Any room or hall used for recording or broadcasting needs to have a reasonably flat response; that is, that there should be no pronounced reverberation at a specific frequency. Whilst the work of Sabine provided architects with objective guidelines, the entire subject should be regarded as a Black Art! Indeed it has only been with the coming of Acoustic Modelling that more accurate predictions can be made about how a hall or studio will actually sound prior to its construction. The characteristic will depend on the size, shape and materials used in the construction.
It is relatively easy to provide any required absorption at higher frequencies with carpeting and curtains, as a quarter wavelength thickness of absorbing material will absorb that frequency and above (the ¼l of 10kHz is about 1/3”). The lower frequencies are more difficult to deal with and, if a room has merely HF/MF absorption, there will be a pronounced LF (and often audible) honk which, while normal people will “filter” this out and ignore, the dumb animal - the microphone - will hear very clearly! This is especially so where the room is used for speech.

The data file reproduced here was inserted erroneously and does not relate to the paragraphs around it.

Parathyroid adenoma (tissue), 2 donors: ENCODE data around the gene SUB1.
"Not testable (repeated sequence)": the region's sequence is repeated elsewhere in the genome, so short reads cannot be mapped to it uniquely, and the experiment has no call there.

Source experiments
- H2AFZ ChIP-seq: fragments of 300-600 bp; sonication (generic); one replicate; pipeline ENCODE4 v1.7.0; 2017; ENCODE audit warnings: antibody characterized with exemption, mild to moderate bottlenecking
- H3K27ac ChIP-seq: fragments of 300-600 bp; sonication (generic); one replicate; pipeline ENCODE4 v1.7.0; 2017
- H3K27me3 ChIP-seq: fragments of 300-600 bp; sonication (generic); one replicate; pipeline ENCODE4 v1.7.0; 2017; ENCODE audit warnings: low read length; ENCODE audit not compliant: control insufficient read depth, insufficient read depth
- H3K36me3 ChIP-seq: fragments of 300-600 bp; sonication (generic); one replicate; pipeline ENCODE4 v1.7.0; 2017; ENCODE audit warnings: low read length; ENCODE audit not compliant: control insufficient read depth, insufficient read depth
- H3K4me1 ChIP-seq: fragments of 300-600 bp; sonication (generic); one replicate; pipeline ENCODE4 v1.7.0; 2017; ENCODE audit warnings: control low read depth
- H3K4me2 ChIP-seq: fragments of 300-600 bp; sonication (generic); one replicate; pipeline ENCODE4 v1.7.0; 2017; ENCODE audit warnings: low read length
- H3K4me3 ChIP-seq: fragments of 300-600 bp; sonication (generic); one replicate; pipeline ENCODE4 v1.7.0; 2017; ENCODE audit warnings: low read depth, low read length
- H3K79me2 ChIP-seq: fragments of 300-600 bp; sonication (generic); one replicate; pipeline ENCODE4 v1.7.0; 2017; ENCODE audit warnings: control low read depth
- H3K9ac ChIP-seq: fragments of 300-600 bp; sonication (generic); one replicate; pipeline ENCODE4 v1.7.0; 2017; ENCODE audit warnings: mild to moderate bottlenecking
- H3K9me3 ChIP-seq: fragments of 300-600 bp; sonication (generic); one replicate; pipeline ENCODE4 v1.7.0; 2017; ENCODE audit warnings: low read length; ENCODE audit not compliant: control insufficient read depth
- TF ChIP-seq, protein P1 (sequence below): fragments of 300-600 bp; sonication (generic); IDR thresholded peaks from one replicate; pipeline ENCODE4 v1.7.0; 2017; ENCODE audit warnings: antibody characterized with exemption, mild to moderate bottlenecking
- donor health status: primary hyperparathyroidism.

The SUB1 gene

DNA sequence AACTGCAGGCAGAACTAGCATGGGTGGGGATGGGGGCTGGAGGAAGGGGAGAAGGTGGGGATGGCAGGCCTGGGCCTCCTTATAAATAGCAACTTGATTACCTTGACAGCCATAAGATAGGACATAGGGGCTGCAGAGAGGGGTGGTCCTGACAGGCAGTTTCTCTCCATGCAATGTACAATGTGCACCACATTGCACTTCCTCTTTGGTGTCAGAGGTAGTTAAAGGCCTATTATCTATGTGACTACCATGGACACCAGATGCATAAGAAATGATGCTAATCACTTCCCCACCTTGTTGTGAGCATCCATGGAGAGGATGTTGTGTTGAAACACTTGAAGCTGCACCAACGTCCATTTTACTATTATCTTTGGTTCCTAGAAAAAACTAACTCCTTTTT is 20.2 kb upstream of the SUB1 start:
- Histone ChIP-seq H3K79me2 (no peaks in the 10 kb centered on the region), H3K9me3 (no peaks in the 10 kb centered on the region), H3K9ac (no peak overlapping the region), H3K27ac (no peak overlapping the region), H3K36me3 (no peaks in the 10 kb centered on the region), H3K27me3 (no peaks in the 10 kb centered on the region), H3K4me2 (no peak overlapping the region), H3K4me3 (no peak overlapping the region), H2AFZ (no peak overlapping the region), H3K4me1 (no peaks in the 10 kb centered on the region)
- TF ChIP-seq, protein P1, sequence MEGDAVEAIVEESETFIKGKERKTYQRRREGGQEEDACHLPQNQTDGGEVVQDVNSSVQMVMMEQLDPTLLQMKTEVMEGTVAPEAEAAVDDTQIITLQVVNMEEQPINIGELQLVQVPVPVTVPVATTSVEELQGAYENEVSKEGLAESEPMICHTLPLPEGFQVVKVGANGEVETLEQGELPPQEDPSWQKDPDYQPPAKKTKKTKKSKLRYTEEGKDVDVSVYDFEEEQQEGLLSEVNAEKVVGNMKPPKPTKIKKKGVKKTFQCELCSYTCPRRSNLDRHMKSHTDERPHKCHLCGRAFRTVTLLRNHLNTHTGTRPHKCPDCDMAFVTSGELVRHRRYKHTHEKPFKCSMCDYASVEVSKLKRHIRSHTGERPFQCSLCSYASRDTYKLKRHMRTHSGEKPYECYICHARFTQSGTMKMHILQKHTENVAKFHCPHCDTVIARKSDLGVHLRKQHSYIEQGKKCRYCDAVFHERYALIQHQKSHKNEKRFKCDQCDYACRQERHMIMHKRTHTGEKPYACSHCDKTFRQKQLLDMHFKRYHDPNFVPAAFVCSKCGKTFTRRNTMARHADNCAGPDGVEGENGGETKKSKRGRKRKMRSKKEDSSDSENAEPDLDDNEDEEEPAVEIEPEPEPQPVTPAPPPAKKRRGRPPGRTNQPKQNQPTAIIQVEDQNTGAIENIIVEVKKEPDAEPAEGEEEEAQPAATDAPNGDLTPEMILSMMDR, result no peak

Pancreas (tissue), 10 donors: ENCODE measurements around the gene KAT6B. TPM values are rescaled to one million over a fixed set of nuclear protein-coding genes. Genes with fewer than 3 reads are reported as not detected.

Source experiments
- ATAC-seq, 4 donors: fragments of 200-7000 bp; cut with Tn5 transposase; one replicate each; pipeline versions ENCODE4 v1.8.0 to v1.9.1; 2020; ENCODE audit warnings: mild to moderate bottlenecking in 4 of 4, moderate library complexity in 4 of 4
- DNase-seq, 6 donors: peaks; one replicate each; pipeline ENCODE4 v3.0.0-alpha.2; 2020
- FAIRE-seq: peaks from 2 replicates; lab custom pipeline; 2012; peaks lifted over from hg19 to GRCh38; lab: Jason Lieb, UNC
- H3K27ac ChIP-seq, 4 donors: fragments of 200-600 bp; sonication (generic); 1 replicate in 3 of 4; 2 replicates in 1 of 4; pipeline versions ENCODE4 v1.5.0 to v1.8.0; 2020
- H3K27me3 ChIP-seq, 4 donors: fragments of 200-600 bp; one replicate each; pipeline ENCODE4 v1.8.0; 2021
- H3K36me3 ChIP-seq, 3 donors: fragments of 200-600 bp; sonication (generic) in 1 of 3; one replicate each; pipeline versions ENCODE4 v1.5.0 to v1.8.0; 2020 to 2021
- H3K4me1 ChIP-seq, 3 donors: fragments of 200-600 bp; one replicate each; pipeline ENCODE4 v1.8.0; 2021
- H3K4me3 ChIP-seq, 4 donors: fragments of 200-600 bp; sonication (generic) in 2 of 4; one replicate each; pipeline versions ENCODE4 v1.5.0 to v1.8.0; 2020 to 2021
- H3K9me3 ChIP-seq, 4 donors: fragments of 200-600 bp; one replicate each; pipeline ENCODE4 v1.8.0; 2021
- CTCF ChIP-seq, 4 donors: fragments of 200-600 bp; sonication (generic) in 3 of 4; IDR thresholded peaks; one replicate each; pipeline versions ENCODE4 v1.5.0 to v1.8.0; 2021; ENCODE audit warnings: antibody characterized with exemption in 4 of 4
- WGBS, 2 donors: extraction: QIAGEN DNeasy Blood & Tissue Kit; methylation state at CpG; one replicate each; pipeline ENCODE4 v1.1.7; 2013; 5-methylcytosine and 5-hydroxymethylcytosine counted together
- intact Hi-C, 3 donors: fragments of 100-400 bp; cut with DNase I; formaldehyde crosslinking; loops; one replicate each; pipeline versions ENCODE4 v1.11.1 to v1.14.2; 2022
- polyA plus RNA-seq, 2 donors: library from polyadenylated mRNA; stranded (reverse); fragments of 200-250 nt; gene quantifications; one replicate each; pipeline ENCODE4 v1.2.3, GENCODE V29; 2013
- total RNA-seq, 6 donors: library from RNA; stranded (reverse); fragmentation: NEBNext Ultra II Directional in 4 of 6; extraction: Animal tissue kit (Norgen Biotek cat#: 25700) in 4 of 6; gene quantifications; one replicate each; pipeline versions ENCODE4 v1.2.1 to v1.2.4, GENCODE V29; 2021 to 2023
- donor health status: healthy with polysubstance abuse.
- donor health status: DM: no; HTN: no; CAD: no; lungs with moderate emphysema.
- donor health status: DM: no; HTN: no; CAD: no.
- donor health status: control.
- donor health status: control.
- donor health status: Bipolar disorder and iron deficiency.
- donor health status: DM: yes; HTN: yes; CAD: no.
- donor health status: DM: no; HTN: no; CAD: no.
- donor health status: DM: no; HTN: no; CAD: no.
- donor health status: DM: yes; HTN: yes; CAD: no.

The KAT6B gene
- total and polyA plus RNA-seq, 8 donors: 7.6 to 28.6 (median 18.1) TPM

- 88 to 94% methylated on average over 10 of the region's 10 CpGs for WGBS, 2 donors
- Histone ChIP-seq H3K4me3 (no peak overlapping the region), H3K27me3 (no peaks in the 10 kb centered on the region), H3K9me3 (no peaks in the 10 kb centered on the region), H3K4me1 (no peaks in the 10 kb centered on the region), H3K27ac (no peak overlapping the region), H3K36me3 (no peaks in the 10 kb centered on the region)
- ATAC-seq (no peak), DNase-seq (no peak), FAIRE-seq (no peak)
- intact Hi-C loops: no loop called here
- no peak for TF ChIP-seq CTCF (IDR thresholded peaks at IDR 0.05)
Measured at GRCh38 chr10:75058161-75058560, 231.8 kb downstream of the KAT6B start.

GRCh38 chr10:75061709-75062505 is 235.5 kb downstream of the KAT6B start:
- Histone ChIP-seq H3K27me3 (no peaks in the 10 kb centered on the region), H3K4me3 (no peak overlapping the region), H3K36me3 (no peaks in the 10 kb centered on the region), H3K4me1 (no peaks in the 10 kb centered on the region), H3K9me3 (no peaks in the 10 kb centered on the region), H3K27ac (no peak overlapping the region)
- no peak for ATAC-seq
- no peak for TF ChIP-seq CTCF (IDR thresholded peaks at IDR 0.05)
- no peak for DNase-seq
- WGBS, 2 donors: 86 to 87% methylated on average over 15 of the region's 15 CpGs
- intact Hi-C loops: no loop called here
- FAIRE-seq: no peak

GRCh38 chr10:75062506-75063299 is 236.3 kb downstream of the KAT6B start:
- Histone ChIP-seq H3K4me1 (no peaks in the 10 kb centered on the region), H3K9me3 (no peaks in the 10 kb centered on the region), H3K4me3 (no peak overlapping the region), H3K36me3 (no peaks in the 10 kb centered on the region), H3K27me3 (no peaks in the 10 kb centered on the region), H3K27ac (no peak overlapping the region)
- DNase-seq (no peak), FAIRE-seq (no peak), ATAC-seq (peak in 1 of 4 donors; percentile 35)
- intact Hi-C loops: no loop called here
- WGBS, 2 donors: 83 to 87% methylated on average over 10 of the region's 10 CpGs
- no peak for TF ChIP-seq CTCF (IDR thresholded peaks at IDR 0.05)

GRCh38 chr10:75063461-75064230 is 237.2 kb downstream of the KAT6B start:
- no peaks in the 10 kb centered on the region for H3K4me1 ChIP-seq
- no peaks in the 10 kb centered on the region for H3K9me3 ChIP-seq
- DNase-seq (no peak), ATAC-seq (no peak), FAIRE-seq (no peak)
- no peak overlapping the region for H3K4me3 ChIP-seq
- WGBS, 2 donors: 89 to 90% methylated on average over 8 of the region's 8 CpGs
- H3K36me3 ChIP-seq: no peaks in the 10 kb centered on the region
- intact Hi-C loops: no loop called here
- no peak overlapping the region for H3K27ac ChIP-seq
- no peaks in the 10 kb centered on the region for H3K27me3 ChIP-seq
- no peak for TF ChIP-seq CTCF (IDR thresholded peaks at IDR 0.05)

The BBC solution came with the design of “membrane” absorbing boxes in which a relatively small box (typically 22” x 22” x 8-12” deep) closed on one of the large sides, has a membrane of (classically) roofing felt enclosing the opposite side and rock wool within the box. The membrane side is covered and protected by perforated hardboard, the fewer holes per sq. foot giving greater reflection at HF. By using a variety of sizes and percentage of perforations, together with MF and HF absorption from furnishings, it is possible to treat a studio so that it has a relatively flat and neutral response.
In many of the older civic and concert halls built prior to the advent of recording and broadcasting and never envisaged for such a purpose, wood panelling was often used as a decorative finish. These were constructed and fixed by hand and the panels were frequently different in resonant frequency. These were rudimentary wide band membrane absorbers and one of the reasons for many of these venues becoming ideal for recording. Many examples could be quoted: Watford Town Hall, now re-named the Watford Arena, Walthamstow Town Hall and the Kingsway Hall in London, the Victoria Hall in Hanley, Staffordshire, Dewsbury Town Hall and Ossett Town Hall in Yorkshire. In Europe, the outstanding examples are the Concertgebeouw in Amsterdam and the Musikverein in Vienna. Also to be noted are some of the modern concert halls, built with a century of acoustic knowledge, which have turned out to be poor! See also Royal Festival Hall (roof and Assisted Resonance System) Brangwyn Hall, Membrane Absorbers, Helmholtz Resonators.